The Terrors of Poverty

There is a woman near to my heart, her name is Chan; she is 33 and a mother to five. While she was pregnant with her fifth, she gently shared she wasn’t sure if her husband knew he had another on the way. Her new baby boy is now 4 months old. He has endured severe illness and been displaced from his home twice. Chan's husband has never stared into this sweet baby’s eyes, he hasn’t returned to his family, and they’re presently living amidst the extreme terrors of poverty. 

end-it-chan

It was a few months back, I was working here in the US and received a call from Leeta, our Operations Manager in Cambodia. When I answered the phone I heard her weeping; my heart sank in fear. Leeta shared she needed help, wisdom, and prayer. She continued to speak and shared a story of terror. Chan’s brother had returned from Thailand where he was away working. He walked into her home, filled with five small children, and held them all up at knife point. He placed a knife to Chan’s throat and told them to get out. He screamed, he told them their house was now his, and they are to never return. 

Leeta shared a story of terror, one I felt inept to process or speak to. Chan, a young mother of five, was the epitome of desperation as she sat the world away from me homeless and hopeless. I hung my head as tears flooded my eyes. My emotion escalated and I gasped for air. Leeta and I’s common ground was nothing but painful, desperate heartache from two sides of this globe.

We sat together in the deep reality of what it means to combat poverty; of what it means to claim a story of hope amidst a battleground filled with hopelessness.  

As the days passed, Chan and her children settled into the home of a villager who kindly brought them in. Days later, Chan’s brother returned to Thailand and they made their way back to their home; reclaiming the very soul their desperation was pried upon. My heart found rest in knowing they were safe but wrestled with the reality of desperation. My heart continued to pose the question; what is the long-term solution to such vulnerability? 

For a few weeks, there was peace. Leeta called to share that the women of Landmine Design had requested to use one of their work days to travel to Chan’s home together to visit her family, to clean, and to gather in love. Tears that were once filled with sorrow were for just a moment, filled with joy. To create community, to live selflessly, to build one another up - visions that were once a dream where a beautiful reality in this act. Landmine Design was becoming a family. 

A few weeks later, I received another call. 

On the other line, Leeta shared that Chan’s brother had returned to the village, and highly intoxicated, burnt their home to the ground. Chan and her five small children ran for their very lives. 

Tears of sorrow flooded back. 

Chan's current home in the Minefield Village (2015)

Chan's current home in the Minefield Village (2015)

Vulnerability pried upon. Desperation resulting in homelessness. Feelings of defeat. This is the cycle of poverty. This is the very battle we’re up against. This is what we witness on the front lines. And you know what oftentimes follows suit? Slavery. With no opportunity or places to turn, the industry of human slavery prevails amidst these stories of terror - when mothers are left with no choice but to subject themselves to trafficked borders, to sell their children, or sell themselves as they fight for their every breath.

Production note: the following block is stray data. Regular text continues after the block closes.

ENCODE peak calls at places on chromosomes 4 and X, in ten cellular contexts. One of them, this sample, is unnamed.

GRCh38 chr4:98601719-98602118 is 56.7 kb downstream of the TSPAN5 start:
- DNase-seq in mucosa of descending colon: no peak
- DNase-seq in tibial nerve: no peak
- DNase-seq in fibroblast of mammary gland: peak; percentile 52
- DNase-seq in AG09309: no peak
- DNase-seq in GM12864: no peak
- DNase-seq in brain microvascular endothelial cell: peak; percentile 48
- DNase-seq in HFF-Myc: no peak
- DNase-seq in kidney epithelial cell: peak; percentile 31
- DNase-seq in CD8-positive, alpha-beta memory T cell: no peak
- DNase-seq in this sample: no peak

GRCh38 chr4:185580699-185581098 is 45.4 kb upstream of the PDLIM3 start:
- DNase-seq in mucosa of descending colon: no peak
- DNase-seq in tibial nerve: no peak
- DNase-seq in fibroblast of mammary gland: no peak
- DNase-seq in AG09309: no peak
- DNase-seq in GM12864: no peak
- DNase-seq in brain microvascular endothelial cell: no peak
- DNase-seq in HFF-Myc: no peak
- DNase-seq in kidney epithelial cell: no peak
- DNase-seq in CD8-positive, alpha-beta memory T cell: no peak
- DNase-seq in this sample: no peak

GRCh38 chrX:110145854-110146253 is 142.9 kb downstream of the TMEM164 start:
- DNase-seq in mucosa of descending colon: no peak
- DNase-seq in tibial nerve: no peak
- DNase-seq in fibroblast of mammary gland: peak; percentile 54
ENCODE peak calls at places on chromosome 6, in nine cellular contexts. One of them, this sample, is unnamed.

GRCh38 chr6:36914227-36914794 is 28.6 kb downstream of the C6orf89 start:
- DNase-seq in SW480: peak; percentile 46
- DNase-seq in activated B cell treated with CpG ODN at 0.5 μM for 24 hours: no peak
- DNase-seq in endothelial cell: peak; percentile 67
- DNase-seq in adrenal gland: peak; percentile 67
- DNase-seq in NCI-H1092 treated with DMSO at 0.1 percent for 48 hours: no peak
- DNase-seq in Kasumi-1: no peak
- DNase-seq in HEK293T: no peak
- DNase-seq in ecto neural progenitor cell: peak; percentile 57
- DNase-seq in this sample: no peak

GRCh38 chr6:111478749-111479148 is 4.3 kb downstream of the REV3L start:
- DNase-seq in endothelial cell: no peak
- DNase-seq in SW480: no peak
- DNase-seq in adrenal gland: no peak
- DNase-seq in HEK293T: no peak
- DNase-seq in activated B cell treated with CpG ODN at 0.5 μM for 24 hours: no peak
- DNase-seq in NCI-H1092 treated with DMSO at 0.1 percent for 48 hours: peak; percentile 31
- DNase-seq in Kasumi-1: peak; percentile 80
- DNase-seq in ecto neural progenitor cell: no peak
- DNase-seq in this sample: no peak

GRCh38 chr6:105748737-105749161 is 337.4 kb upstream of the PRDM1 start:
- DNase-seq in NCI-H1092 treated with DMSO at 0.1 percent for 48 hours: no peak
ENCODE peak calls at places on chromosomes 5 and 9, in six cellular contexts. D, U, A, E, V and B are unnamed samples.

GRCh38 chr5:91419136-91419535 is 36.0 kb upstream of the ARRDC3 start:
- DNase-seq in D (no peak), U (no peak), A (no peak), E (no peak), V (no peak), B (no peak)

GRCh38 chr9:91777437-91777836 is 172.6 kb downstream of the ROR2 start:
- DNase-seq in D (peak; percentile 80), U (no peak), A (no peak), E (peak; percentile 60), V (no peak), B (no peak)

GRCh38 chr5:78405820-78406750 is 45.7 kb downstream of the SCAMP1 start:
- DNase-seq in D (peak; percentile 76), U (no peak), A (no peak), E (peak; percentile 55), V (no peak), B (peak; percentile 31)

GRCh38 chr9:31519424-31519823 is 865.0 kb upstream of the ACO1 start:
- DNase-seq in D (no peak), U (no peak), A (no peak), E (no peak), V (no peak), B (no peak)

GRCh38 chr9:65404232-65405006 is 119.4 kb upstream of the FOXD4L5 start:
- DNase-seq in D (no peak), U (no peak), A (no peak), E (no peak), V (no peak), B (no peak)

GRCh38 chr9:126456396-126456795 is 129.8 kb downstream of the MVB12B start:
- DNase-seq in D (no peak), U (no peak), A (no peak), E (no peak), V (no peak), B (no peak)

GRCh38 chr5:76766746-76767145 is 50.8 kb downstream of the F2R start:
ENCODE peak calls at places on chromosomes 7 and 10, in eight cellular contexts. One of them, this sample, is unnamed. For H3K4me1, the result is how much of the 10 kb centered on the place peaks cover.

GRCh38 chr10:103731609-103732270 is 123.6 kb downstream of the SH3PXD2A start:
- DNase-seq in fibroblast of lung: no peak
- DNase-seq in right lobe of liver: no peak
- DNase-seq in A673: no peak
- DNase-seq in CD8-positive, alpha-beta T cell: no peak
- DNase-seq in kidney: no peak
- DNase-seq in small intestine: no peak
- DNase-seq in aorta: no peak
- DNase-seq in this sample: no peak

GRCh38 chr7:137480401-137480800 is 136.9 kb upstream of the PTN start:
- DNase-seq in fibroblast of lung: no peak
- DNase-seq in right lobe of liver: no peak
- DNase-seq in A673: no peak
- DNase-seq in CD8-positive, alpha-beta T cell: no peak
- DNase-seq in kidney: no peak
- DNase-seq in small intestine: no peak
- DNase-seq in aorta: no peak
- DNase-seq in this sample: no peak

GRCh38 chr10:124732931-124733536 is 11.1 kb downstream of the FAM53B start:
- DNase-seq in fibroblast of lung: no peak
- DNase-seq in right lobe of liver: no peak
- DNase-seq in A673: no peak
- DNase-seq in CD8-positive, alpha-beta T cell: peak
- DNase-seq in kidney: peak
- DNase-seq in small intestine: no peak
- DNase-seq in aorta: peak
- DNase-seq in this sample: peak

Chan’s story is one of heartache, heartache marking her past as we relentlessly claim a new future. Because that’s what we do, we cling to the belief that we can change her life and the lives of her children - even when logic says otherwise. 

Chan and her children are still displaced, living with her mother in law. They possess little to nothing of their own. But you know what’s different? Chan’s countenance. Chan is different - as a mother, leader, and family member of Landmine Design. Chan is actively claiming restoration in her spirit and its multiplying itself through her days. Through a dignified income, feelings of belonging, and the first chance she’s ever had to be educated; her children may be saved. Her worth may become known. Her story may be made new. 

Chan, right before giving birth to her baby boy.

Chan, right before giving birth to her baby boy.

At Landmine Design we rarely operate from a place of logic, we do not claim to know the answers, but we fight relentlessly towards a new story anyways. Chan and her five small children rely on every bead rolled, on every piece of jewelry handmade for you - and slowly but surely, it’s writing a story we’re proud of. Chan’s husband has still never met his new son, he has never witnessed the newfound strength of his wife, and he has never returned. Chan however, is laying the very foundation of a new story altogether. This foundation is one of self worth and opportunity. And what if all the women of Cambodia understood their worth and given opportunity?

At Landmine Design, this is what we fight for. At Landmine Design we see the value of every woman and fight on her behalf - we fight for a story of dignity where there was once vulnerability. We say every woman matters and together, we work relentlessly to change the life of just one more woman, day by day. Our hope is one day we look up and see a sea of women who have come to understand their worth; a sea of women setting out to claim a new story for their nation; a new story for the generation to come. Chan is a personal hero of mine; a woman that has survived the terrors of poverty and shown me what it means to fight. Chan has taught me strength.  

Chan and her sweet baby boy in Landmine Design Headquarters

Chan and her sweet baby boy in Landmine Design Headquarters